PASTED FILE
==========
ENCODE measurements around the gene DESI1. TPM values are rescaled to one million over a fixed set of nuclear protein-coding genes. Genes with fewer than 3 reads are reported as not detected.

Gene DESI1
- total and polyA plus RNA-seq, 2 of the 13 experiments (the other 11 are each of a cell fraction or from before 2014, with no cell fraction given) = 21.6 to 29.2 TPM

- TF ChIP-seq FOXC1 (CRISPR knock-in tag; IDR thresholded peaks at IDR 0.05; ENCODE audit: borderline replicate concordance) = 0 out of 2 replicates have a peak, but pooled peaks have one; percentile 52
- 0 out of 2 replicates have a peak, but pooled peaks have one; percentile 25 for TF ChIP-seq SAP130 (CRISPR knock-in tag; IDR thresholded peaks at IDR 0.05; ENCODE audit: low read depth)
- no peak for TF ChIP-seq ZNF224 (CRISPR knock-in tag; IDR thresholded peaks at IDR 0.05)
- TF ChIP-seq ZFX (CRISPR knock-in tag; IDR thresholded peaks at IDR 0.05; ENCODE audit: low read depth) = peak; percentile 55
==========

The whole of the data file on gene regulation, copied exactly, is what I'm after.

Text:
ENCODE measurements around the gene DESI1. TPM values are rescaled to one million over a fixed set of nuclear protein-coding genes. Genes with fewer than 3 reads are reported as not detected.

Gene DESI1
- total and polyA plus RNA-seq, 2 of the 13 experiments (the other 11 are each of a cell fraction or from before 2014, with no cell fraction given) = 21.6 to 29.2 TPM

- TF ChIP-seq FOXC1 (CRISPR knock-in tag; IDR thresholded peaks at IDR 0.05; ENCODE audit: borderline replicate concordance) = 0 out of 2 replicates have a peak, but pooled peaks have one; percentile 52
- 0 out of 2 replicates have a peak, but pooled peaks have one; percentile 25 for TF ChIP-seq SAP130 (CRISPR knock-in tag; IDR thresholded peaks at IDR 0.05; ENCODE audit: low read depth)
- no peak for TF ChIP-seq ZNF224 (CRISPR knock-in tag; IDR thresholded peaks at IDR 0.05)
- TF ChIP-seq ZFX (CRISPR knock-in tag; IDR thresholded peaks at IDR 0.05; ENCODE audit: low read depth) = peak; percentile 55